12. 12. Actions <ul><li>Look for suspicious files </li></ul><ul><li>Look for suspicious accounts </li></ul><ul><li>Look for system corruption </li></ul><ul><li>Look for suspicious networking </li></ul><ul><li>Look for suspicious processes </li></ul><ul><li>Look for weird log entries </li></ul><ul><li>Look for misc other “weirdness” </li></ul>
  13. 13. Look for suspicious files <ul><li>Large files </li></ul><ul><ul><li># find / -size +10000k –print </li></ul></ul><ul><ul><li>Or </li></ul></ul><ul><ul><li># find / -size +10000k –mtime +7 -print </li></ul></ul><ul><li>Nobody’s files </li></ul><ul><li># find / -nouser -print </li></ul><ul><li>SUID root files </li></ul><ul><li># find / -uid 0 –perm -4000 –print </li></ul><ul><li>Weird file names (“. “,” “,”…”, etc) </li></ul><ul><ul><li># find / -name “...“ –print </li></ul></ul>
  14. 14. Look for suspicious accounts <ul><li>Privileged Accounts </li></ul><ul><li>grep :0: /etc/passwd </li></ul>[root@bmw /tmp]# grep :0: /etc/passwd root:x:0:0:root:/root:/bin/bash sync:x:5:0:sync:/sbin:/bin/sync shutdown:x:6:0:shutdown:/sbin:/sbin/shutdown halt:x:7:0:halt:/sbin:/sbin/halt operator:x:11:0:operator:/root: rewt:x:0:0:root:/dev/…:/bin/bash
  15. 15. Look for system corruption <ul><li>Installed software integrity </li></ul><ul><li># rpm –qa | sort </li></ul><ul><li># rpm –Va | sort </li></ul><ul><li>File integrity: AIDE </li></ul><ul><li># aide --check </li></ul><ul><li>File integrity: Tripwire </li></ul><ul><li># tripwire --check </li></ul><ul><li>System integrity : Chkrootkit </li></ul><ul><li># chkrootkit </li></ul>
  16. 16. Look for suspicious networking <ul><li>Promiscuous / sniffers </li></ul><ul><li># ip link | grep PROMISC </li></ul><ul><li>or </li></ul><ul><li># /sbin/ifconfig </li></ul><ul><li>or </li></ul><ul><li># dmesg | grep promisc </li></ul><ul><li>Listeners (to) </li></ul><ul><ul><li># lsof –i </li></ul></ul><ul><ul><li># netstat –nap </li></ul></ul><ul><li>Connections ( from) </li></ul><ul><ul><li># netstat –na </li></ul></ul><ul><li>ARP </li></ul><ul><ul><li># arp –a </li></ul></ul><ul><ul><li> ( at 00:90:27:9F:B5:8C [ether] on eth0 </li></ul></ul>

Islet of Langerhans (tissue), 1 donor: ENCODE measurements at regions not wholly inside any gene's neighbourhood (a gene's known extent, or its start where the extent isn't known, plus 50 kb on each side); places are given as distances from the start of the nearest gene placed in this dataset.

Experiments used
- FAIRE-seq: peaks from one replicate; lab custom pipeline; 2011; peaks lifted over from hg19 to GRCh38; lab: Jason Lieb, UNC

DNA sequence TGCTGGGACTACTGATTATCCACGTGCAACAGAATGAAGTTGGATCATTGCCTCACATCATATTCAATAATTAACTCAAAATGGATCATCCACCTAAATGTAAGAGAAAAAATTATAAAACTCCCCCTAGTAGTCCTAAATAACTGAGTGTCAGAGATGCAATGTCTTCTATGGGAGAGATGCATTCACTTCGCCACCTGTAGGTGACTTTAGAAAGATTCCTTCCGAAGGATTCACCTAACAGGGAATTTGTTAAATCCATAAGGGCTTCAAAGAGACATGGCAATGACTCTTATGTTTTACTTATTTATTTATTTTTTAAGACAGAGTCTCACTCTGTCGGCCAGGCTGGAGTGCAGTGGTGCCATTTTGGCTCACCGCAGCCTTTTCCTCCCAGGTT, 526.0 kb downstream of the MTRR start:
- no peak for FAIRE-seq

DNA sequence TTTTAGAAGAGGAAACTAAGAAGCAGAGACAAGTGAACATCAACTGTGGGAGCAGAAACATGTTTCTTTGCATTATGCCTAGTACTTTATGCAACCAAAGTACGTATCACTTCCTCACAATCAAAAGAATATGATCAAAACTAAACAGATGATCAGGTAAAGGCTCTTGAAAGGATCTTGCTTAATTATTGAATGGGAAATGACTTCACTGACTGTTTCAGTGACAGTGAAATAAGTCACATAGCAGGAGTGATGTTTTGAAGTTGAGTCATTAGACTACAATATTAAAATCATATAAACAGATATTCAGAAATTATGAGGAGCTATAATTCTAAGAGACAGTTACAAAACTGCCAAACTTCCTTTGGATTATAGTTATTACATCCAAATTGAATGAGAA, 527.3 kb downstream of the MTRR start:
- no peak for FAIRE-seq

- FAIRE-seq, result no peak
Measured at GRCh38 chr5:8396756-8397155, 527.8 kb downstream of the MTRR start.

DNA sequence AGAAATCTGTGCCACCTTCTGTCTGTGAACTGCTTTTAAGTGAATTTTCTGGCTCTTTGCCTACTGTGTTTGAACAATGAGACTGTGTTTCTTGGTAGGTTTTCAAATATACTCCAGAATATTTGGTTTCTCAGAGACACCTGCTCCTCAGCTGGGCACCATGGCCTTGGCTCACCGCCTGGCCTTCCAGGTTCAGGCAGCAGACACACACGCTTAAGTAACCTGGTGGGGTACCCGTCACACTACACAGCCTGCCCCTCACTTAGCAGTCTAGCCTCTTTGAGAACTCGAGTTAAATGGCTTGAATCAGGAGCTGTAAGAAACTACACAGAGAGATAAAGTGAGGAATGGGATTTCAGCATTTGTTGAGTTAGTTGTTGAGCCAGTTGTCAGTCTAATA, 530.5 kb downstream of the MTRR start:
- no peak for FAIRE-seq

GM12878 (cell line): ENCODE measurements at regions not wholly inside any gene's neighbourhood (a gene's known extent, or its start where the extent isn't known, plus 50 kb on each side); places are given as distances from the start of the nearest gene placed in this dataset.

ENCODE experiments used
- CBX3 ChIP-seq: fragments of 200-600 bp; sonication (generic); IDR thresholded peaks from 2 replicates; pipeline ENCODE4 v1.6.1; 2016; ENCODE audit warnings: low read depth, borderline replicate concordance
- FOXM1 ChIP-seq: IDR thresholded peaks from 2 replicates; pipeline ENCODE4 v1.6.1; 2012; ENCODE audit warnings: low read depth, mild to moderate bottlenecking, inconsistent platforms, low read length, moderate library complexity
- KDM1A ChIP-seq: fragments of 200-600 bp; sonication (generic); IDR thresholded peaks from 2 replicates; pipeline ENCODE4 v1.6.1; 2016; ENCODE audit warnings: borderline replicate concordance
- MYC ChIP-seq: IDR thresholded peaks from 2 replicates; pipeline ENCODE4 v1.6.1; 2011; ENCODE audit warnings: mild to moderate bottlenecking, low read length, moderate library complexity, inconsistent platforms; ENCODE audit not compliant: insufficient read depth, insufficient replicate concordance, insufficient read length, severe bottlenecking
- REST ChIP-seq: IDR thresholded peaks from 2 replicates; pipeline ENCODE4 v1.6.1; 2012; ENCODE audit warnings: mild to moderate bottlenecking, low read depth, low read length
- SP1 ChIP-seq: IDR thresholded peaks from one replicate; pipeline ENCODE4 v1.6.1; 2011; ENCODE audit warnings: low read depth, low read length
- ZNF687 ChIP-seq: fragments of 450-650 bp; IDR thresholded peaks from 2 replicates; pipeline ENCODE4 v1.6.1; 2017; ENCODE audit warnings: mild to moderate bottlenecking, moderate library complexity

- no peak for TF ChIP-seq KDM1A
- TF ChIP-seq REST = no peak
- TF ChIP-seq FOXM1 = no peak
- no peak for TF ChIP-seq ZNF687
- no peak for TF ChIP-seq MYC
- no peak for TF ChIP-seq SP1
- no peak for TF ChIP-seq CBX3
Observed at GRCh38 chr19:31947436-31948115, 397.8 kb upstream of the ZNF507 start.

17. 17. Look for suspicious processes <ul><li>Process list </li></ul><ul><ul><li># ps –aux </li></ul></ul><ul><ul><li>(./daemons, strange names, etc) </li></ul></ul><ul><li>Process details </li></ul><ul><ul><li># cat /proc/13555 </li></ul></ul><ul><li>Utilized system components </li></ul><ul><ul><li># lsof –p 13555 </li></ul></ul><ul><li>Daemons and services </li></ul><ul><ul><li># chkconfig --list </li></ul></ul><ul><li>Kernel module list </li></ul><ul><li># /sbin/lsmod </li></ul>
  18. 18. Look for weird log entries <ul><li>RPC exploit attempts </li></ul><ul><li>Oct 19 05:27:43 bmw rpc.statd[560]: gethostbyname error for ^X÷ÿ¿^X÷ÿ¿^Z÷ÿ¿^Z÷ÿ¿%8x%8x%8x%8x%8x%8x%8x%8x%8x%62716x%hn%51859x% </li></ul><ul><li>HTTP attacks </li></ul><ul><li>/scripts/..%2f../winnt/system32/cmd.exe?/c+dir </li></ul><ul><li>SSL attacks </li></ul><ul><li>[error] mod_ssl: SSL handshake failed (server 443, client (OpenSSL library error follows) [error] OpenSSL: error:1406908F:lib(20):func(105):reason(143) </li></ul><ul><li>Auth failures (SSH, telnet, HTTP, FTP, POP3, IMAP, SQL, etc) </li></ul><ul><li>Large quantities of errors </li></ul><ul><li>Large/small log files </li></ul>
  19. 19. Misc other “weirdness” <ul><li>Contents of </li></ul><ul><ul><li>.rhosts / .shost </li></ul></ul><ul><ul><li>.forward </li></ul></ul><ul><ul><li>/etc/inetd.conf or /etc/xinetd.* </li></ul></ul><ul><ul><li>~/.ssh/authorized_keys </li></ul></ul><ul><ul><li>/tmp and /var/tmp </li></ul></ul><ul><li>Suspicious cron jobs (esp. “root”) </li></ul><ul><li>Suspicious logged on users (“system”, “bin”, etc) </li></ul><ul><li>File attributes (“lsattr –R /”) </li></ul>
  20. 20. What the attackers do II <ul><li>Close the holes : system changes, application restarts </li></ul><ul><li>Backdoors : system changes, broken commands, new servers </li></ul><ul><li>Trojans : new programs, new application behavior </li></ul><ul><li>IRC : network connections, servers </li></ul><ul><li>Scanning and exploitation : network connections, new programs </li></ul><ul><li>DoS attacks : network connections, system slow </li></ul><ul><li>Sniffing : promiscuous, missing disk space </li></ul><ul><li>Storing “warez” and pirated content: missing disk space, slow networking </li></ul>
  21. 21. What have we learned? <ul><li>We can quickly look for known signs of intrusions </li></ul><ul><li>We have a plan for doing that! </li></ul><ul><li>It doesn’t require any expensive “security tools” </li></ul><ul><li>Many regular computer users can be trained to do that </li></ul>
  22. 22. Conclusion <ul><li>Is Linux Secure? </li></ul><ul><li>Just “securable”! </li></ul><ul><li>Let’s just help it a bit by looking for intrusion signs! </li></ul><ul><li>Similar methods are available for Windows! </li></ul>
  23. 23. Additional Resources <ul><li>SANS resources – Intrusion Discovery Checklists </li></ul><ul><li> </li></ul><ul><li> </li></ul>
  24. 24. Thanks for Viewing the Presentation <ul><li>Anton Chuvakin, Ph.D., GCIA, GCIH, GCFA </li></ul><ul><li> </li></ul><ul><li>Author of “Security Warrior” (O’Reilly) – </li></ul><ul><li>Read my blog at http:// </li></ul><ul><li>Book on logs is coming soon! </li></ul><ul><li>See for my papers, books, reviews and other security resources related to logs </li></ul>